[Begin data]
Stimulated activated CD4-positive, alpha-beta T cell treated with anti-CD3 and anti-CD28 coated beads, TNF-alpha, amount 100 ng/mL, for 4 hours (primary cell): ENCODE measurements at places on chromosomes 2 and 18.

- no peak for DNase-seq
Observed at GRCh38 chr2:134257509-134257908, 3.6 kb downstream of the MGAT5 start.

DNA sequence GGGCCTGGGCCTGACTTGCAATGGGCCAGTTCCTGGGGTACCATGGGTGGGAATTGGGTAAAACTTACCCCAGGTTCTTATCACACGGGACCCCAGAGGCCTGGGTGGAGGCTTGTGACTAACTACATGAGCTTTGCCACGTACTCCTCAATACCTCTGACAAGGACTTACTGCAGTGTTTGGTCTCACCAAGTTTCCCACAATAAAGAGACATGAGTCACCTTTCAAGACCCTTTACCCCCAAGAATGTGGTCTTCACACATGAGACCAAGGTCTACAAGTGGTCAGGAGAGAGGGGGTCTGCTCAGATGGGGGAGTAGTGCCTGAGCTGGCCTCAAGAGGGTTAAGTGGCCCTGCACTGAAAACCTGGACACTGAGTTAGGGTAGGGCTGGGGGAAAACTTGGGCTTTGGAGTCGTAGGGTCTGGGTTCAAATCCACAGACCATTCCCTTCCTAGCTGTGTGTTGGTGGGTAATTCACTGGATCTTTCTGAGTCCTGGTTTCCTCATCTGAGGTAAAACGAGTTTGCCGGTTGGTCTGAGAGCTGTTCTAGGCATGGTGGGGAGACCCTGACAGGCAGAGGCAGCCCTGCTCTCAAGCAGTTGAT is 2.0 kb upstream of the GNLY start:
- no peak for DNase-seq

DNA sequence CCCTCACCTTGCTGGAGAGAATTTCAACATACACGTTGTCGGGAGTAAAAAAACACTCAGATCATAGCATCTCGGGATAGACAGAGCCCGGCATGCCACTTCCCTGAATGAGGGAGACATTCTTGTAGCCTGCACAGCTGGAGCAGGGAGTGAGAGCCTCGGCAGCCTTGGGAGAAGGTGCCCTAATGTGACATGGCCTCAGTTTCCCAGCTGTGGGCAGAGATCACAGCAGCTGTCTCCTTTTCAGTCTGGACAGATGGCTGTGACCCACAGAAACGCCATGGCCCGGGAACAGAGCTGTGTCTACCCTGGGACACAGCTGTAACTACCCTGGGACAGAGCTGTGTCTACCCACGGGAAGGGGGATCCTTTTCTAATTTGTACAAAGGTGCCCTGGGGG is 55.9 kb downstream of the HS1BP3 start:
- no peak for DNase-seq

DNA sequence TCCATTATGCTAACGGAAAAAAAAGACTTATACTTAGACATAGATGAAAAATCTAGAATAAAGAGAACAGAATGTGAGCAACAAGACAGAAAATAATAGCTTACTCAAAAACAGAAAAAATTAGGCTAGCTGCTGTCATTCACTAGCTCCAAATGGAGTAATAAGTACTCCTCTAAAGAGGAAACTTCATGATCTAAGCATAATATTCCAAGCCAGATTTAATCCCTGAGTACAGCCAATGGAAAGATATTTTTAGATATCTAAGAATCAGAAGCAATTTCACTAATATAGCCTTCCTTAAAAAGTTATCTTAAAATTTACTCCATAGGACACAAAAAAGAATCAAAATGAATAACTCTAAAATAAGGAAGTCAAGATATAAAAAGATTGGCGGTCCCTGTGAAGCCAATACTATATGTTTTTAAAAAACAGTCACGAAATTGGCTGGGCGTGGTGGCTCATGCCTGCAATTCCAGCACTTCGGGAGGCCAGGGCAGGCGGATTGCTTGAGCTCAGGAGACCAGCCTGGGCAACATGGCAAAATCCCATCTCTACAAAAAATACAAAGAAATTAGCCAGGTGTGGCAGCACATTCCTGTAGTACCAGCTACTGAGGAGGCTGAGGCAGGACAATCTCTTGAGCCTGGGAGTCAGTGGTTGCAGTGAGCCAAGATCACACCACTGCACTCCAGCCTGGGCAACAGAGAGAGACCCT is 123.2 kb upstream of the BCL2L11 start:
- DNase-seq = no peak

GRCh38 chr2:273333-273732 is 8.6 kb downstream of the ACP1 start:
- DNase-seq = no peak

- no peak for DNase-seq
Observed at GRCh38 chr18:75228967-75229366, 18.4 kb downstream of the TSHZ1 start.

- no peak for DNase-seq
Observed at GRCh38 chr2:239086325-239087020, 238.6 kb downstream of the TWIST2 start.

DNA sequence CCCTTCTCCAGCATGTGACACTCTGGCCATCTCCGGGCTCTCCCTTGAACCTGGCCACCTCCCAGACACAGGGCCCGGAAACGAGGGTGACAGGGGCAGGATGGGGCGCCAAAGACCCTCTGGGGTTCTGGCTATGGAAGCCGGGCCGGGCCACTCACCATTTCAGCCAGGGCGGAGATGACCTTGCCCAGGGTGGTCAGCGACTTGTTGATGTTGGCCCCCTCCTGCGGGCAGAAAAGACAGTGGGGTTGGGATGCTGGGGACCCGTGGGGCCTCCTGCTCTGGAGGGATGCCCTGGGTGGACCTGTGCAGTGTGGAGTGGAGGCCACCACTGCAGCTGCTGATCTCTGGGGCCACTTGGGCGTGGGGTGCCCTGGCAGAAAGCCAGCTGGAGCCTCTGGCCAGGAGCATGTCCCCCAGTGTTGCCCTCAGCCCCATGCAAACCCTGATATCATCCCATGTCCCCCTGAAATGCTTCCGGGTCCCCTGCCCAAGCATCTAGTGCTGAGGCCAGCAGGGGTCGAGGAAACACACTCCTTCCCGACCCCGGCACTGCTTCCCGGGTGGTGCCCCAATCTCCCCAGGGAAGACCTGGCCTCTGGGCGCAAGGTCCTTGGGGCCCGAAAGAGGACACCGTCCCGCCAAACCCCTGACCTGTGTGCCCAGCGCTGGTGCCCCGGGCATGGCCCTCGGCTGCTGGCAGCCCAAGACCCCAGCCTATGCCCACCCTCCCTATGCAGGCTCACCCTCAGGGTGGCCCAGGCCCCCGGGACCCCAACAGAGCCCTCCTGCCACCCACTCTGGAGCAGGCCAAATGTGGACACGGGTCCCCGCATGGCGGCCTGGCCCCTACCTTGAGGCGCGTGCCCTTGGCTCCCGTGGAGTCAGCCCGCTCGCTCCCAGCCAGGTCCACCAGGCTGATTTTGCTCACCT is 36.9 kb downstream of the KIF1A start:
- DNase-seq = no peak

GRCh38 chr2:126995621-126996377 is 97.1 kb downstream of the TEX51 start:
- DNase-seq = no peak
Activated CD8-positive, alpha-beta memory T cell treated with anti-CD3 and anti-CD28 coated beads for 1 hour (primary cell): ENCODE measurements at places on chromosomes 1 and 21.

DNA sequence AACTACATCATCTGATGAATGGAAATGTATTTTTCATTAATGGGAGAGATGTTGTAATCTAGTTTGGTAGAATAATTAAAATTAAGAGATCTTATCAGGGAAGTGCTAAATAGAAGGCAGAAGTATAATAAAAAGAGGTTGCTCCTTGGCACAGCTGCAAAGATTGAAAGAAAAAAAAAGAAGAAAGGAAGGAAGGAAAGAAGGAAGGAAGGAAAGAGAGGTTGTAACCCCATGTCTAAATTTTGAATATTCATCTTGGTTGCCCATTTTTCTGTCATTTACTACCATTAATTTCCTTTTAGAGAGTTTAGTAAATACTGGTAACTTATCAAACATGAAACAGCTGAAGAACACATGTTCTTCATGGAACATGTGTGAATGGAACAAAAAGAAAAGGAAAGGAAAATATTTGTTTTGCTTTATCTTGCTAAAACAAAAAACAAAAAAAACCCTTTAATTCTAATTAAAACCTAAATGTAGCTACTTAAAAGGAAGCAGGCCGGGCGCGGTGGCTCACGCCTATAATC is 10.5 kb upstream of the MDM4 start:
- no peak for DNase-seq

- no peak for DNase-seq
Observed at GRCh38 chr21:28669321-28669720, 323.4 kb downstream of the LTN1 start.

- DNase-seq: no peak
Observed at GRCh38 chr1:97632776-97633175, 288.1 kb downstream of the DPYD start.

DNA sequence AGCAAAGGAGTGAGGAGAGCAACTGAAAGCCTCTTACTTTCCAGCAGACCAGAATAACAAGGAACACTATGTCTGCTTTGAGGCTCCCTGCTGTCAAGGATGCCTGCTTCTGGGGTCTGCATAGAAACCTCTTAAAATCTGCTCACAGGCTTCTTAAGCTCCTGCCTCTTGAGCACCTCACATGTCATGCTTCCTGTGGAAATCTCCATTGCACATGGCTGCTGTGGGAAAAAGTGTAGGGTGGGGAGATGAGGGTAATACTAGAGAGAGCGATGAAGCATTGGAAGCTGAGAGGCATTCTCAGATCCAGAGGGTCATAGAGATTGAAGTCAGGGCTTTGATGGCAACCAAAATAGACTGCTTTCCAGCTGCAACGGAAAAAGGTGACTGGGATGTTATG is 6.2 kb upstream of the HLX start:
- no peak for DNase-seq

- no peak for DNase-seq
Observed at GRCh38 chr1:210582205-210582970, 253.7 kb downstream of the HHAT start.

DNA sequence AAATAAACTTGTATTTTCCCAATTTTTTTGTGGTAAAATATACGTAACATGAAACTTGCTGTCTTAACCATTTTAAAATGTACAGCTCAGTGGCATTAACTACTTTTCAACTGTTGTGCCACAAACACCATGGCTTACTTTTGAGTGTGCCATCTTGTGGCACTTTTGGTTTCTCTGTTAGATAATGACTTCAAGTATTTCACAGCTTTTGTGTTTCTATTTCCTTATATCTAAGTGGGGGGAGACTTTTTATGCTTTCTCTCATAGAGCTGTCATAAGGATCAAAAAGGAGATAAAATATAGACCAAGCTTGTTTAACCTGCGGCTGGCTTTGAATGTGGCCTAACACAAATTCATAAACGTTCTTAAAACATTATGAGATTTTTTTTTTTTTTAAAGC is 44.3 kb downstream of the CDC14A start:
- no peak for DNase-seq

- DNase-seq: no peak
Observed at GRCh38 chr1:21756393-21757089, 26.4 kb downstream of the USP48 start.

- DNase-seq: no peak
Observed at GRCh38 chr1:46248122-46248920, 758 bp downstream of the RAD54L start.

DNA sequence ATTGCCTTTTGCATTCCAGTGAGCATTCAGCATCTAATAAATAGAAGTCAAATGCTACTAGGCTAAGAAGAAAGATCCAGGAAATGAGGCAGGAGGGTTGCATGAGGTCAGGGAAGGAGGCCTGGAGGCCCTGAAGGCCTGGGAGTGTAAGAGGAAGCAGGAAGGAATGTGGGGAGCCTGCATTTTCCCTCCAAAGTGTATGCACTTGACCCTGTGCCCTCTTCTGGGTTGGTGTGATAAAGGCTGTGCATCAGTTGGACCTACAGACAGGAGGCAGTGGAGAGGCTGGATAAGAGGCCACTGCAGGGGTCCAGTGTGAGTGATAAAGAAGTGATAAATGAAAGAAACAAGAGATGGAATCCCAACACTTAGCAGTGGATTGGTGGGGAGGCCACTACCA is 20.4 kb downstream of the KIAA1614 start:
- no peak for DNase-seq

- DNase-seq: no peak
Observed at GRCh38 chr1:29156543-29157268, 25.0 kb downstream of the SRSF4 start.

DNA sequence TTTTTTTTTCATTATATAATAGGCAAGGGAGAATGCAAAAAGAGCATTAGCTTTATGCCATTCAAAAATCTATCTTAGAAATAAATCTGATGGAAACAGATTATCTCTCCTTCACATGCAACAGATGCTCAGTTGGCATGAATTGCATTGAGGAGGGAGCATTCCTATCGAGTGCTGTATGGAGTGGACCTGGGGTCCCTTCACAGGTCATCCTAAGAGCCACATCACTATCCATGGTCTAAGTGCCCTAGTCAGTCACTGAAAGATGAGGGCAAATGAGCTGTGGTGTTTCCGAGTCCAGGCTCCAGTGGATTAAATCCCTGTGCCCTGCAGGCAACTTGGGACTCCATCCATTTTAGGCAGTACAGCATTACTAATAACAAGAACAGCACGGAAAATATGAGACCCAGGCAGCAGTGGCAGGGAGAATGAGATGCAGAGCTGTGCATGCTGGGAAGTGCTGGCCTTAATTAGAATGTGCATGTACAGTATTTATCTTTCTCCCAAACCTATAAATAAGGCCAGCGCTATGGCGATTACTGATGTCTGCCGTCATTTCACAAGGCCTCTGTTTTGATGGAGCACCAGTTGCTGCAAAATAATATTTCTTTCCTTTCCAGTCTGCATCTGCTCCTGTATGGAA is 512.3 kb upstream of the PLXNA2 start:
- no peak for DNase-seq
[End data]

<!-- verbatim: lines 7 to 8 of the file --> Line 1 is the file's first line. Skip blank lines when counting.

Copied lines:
- no peak for DNase-seq

DNA sequence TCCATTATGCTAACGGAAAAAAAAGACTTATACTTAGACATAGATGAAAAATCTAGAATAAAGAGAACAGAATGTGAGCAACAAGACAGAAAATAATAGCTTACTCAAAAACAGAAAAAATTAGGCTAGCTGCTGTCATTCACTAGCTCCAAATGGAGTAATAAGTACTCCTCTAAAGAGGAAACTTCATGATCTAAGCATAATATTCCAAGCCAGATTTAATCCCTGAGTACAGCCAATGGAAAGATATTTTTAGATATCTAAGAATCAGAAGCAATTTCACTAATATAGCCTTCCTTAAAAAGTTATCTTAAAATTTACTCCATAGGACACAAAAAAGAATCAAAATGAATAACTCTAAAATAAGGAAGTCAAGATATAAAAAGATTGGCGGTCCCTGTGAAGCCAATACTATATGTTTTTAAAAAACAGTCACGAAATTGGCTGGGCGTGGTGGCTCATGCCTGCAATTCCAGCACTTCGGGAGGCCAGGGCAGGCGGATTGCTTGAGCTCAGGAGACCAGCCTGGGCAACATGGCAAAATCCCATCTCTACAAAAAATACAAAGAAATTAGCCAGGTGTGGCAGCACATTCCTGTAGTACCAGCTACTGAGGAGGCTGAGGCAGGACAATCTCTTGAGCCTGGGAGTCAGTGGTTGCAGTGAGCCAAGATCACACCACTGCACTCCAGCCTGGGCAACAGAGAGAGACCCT is 123.2 kb upstream of the BCL2L11 start: